04:30 GMT +321 November 2019
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    This artist concept illustrates the frenzied activity at the core of our Milky Way galaxy. The galactic center hosts a supermassive black hole in the region known as Sagittarius A*, or Sgr A*, with a mass of about four million times that of our sun.

    Supermassive Black Hole In the Centre of Our Galaxy Just Began Eating Matter Like Crazy

    © NASA . ESA/C. Carreau
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    The strange phenomenon began in May of this year, and astronomers say they’ve never seen anything like this in the last quarter of a century.

    A supermassive black hole, which scientists note hides in the centre of our galaxy in an object called Sagittarius A*, recently began consuming enormous amounts of matter, The Guardian reported, citing astronomers from the University of California Los Angeles (UCLA).

    According to the report, scientists have run a comparison of over 13,000 Sagittarius A* images taken over 133 nights by the Keck Observatory in Hawaii and the European Southern Observatory’s Very Large Telescope in Chile since 2003 and found that in recent months the object has become unprecedentedly bright.

    “We have never seen anything like this in the 24 years we have studied the supermassive black hole,” said Andrea Ghez, a UCLA professor of physics and astronomy and senior author of the research. “It’s usually a pretty quiet, wimpy black hole on a diet. We don’t know what is driving this big feast.”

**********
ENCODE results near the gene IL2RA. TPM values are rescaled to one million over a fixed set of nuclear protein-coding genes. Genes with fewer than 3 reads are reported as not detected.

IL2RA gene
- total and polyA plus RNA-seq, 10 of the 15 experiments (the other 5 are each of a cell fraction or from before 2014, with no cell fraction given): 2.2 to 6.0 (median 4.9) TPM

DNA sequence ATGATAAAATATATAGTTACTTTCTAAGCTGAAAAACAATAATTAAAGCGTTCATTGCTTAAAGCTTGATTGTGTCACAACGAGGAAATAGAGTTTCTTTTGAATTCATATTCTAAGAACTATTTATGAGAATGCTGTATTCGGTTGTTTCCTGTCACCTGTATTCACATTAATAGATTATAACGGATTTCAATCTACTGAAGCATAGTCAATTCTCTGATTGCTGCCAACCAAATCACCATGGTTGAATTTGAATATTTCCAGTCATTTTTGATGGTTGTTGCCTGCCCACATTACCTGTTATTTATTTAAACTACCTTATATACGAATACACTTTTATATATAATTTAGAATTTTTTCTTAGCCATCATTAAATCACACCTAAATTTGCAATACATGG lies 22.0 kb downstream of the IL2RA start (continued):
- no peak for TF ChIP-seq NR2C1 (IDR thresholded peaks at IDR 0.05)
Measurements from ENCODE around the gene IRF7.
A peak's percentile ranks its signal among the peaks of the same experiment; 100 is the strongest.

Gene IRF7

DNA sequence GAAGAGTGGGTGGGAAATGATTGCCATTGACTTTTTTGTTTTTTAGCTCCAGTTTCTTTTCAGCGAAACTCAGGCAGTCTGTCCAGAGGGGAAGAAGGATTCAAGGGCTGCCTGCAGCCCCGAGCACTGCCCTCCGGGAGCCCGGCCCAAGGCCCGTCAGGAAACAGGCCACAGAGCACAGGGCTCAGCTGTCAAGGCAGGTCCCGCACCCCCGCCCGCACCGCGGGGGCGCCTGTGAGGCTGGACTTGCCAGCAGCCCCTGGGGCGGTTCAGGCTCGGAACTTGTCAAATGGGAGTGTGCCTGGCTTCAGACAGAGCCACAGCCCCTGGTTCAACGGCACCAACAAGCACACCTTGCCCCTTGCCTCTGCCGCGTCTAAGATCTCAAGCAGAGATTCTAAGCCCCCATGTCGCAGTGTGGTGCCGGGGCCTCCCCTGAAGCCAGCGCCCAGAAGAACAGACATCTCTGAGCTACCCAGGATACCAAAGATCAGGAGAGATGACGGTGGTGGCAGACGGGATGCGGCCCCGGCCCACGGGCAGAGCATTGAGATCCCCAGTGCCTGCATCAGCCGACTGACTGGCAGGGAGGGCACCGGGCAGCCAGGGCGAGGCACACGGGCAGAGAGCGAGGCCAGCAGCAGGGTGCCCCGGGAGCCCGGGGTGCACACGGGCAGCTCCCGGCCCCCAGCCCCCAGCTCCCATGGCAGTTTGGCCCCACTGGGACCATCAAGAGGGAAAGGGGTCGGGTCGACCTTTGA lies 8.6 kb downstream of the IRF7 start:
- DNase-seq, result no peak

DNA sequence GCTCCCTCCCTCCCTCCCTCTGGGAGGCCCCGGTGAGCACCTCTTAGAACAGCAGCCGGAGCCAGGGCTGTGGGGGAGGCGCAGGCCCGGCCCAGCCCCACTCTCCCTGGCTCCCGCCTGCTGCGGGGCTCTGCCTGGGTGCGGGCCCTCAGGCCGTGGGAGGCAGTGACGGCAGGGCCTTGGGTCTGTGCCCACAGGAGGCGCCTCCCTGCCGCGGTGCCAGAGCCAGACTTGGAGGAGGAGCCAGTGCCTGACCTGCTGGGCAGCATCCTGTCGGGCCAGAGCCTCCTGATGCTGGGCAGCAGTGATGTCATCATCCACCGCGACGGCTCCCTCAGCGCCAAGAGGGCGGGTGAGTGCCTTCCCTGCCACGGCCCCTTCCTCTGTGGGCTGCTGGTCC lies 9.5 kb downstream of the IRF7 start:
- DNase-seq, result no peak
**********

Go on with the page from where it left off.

A black hole cannot be seen because not even light cannot escape its powerful gravity, but the matter surrounding the celestial object emits violent radiation as it accelerates inward. An increase in brightness indicates that additional matter is being consumed by the black hole. Astronomers cannot say what kind of matter is falling victim to Sagittarius A* beginning in May this year and whether the increased burn is an anomaly or permanent.

    “The big question is whether the black hole is entering a new phase[ …] and the rate of gas falling down the black hole drain has increased for an extended period, or whether we have just seen the fireworks from a few unusual blobs of gas falling in,” said Mark Morris, a professor of physics and astronomy at UCLA and the paper’s co-senior author.

    Scientists hypothesize that the matter could have originated from star S0-2, which passed near the black hole in 2018. Scientists say the Sagittarius A* could have stripped the star of a large amount of its gas, which reached the black hole this year. Another possible source is a pair of binary stars known as G2, which passed next to the black hole in 2014.

    The black hole, located 26,000 light years away from Earth, is too far away to pose any danger to our planet, the scientists note.

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